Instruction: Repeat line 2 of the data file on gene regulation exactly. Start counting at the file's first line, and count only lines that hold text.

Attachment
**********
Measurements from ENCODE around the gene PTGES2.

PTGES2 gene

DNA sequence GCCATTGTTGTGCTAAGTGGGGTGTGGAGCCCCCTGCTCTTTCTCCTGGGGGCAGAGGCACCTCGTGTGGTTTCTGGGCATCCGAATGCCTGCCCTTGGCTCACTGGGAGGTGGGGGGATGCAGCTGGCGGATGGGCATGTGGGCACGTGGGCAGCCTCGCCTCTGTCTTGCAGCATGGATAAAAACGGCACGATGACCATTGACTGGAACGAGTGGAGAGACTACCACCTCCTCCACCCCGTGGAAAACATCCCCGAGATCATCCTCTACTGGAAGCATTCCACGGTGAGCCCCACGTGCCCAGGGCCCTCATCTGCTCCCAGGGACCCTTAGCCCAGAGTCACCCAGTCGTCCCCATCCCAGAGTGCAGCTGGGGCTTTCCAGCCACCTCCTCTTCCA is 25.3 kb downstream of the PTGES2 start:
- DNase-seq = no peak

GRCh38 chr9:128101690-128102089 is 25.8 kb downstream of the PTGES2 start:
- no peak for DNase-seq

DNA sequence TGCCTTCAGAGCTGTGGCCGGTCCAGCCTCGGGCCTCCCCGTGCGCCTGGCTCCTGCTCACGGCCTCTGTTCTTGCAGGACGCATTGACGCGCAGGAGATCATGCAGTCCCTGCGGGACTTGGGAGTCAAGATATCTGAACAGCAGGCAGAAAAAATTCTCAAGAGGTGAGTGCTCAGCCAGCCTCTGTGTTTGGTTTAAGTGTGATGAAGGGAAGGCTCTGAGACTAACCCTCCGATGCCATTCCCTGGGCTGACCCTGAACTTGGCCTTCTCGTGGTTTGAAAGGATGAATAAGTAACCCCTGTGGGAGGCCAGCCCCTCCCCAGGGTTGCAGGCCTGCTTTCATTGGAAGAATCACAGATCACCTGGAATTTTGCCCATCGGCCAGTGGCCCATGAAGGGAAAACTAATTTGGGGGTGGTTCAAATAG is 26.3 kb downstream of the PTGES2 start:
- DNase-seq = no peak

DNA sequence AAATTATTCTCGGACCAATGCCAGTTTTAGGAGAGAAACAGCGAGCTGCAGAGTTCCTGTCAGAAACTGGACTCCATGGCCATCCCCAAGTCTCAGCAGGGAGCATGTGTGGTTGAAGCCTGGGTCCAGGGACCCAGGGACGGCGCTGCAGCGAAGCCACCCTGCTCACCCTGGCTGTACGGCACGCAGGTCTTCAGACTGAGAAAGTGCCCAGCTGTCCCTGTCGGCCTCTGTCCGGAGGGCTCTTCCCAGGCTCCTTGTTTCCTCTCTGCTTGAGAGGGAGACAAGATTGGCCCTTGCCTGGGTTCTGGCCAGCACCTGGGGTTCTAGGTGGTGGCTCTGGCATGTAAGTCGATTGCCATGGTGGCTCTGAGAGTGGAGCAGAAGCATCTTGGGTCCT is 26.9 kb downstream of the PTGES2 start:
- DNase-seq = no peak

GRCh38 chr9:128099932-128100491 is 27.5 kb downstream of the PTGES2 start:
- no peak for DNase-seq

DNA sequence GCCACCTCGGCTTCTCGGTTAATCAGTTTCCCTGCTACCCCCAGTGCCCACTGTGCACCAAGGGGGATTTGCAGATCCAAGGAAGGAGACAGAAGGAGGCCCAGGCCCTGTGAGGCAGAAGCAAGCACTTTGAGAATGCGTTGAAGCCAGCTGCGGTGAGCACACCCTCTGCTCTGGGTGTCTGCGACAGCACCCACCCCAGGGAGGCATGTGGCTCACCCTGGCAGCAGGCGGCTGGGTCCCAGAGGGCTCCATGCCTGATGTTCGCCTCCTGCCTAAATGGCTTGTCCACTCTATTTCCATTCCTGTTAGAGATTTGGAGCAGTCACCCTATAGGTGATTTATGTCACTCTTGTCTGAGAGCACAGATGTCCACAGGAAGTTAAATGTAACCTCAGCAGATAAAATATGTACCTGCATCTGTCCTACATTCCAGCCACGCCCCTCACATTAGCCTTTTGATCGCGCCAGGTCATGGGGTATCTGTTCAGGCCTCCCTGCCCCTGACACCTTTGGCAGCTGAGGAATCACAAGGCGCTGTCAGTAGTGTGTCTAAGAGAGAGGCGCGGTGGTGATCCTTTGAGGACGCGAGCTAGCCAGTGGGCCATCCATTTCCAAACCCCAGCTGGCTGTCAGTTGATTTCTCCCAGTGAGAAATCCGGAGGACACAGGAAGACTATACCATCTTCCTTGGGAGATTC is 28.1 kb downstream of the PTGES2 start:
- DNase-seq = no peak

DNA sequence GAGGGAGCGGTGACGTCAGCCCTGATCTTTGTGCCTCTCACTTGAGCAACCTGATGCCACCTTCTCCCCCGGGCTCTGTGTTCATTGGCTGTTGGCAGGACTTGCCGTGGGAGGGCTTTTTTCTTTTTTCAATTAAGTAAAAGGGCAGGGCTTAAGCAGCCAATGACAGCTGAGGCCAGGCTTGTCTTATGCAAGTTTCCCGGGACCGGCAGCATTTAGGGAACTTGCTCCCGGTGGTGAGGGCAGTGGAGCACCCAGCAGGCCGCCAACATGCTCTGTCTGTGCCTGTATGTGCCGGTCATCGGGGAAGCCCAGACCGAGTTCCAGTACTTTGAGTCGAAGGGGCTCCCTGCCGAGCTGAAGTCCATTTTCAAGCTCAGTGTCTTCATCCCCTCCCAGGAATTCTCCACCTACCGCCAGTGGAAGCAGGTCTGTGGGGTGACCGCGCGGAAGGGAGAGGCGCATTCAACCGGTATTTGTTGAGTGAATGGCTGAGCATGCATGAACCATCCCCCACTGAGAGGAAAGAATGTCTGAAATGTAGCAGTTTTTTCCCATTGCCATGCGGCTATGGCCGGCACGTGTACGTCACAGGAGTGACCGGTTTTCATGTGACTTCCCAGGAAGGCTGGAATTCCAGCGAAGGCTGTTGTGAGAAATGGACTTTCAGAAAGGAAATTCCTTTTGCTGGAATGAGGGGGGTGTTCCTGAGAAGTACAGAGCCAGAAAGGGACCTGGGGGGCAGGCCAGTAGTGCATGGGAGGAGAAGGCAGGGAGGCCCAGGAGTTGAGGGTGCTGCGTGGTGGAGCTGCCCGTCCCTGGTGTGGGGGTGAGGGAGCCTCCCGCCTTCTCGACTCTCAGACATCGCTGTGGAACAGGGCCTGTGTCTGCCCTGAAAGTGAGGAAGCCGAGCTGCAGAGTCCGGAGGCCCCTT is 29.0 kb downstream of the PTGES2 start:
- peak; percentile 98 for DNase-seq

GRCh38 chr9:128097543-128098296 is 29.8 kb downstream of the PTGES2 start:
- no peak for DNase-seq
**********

PTGES2 gene